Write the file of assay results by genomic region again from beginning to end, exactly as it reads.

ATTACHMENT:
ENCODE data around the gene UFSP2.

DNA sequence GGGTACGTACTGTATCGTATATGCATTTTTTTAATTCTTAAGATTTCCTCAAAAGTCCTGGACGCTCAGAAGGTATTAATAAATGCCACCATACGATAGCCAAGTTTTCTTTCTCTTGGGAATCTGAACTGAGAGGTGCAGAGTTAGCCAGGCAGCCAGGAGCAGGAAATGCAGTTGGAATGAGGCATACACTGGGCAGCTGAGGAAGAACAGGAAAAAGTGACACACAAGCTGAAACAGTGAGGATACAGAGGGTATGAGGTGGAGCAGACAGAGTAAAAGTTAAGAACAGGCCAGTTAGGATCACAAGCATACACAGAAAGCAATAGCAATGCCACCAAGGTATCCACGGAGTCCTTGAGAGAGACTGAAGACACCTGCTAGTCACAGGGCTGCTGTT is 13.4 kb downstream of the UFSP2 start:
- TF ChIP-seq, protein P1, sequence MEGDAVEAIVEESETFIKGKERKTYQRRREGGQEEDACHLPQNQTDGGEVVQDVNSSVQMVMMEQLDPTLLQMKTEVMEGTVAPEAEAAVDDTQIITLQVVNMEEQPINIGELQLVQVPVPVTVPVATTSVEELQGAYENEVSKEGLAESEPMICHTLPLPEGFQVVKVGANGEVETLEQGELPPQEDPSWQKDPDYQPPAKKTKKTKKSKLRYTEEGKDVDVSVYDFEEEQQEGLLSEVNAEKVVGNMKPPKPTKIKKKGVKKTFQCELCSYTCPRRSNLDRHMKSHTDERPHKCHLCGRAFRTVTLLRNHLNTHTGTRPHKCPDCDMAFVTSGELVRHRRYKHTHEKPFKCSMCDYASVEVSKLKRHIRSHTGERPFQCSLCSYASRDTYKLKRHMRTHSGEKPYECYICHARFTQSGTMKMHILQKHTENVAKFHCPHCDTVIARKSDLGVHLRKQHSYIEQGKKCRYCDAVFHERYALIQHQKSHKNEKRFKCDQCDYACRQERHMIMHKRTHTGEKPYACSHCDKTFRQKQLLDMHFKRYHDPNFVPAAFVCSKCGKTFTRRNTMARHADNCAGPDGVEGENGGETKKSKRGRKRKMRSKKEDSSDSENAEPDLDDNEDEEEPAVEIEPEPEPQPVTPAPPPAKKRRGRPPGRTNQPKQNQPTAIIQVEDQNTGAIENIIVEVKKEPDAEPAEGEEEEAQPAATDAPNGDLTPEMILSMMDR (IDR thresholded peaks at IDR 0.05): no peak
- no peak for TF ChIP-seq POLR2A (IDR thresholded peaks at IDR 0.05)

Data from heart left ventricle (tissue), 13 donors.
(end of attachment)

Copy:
ENCODE data around the gene UFSP2.

DNA sequence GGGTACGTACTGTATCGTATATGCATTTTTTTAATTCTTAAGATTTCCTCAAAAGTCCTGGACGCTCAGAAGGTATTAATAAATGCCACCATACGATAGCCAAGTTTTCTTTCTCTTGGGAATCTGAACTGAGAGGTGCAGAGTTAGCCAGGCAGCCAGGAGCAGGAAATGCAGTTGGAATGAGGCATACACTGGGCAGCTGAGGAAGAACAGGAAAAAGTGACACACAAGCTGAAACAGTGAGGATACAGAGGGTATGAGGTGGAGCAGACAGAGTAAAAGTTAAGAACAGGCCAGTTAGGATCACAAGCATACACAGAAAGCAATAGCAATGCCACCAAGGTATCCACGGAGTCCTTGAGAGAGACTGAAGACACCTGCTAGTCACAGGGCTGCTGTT is 13.4 kb downstream of the UFSP2 start:
- TF ChIP-seq, protein P1, sequence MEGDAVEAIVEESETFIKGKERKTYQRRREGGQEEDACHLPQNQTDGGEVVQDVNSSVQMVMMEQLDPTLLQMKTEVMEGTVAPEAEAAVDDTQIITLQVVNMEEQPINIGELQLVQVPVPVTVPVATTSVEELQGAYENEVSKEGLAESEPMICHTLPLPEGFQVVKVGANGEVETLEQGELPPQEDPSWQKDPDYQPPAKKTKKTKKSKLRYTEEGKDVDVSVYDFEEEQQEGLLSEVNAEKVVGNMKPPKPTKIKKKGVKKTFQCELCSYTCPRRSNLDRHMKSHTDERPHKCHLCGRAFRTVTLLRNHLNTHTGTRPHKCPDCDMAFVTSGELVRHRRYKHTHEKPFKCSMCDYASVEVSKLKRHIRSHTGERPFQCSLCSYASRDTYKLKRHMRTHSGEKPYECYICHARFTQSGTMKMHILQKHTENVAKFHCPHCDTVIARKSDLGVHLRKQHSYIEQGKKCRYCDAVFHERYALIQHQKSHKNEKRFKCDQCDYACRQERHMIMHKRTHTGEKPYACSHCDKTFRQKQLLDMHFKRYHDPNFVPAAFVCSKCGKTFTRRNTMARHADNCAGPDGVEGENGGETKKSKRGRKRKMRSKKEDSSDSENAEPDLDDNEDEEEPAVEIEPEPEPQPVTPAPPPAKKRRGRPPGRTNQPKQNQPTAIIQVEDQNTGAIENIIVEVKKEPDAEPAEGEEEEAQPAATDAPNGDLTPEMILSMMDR (IDR thresholded peaks at IDR 0.05): no peak
- no peak for TF ChIP-seq POLR2A (IDR thresholded peaks at IDR 0.05)

Data from heart left ventricle (tissue), 13 donors.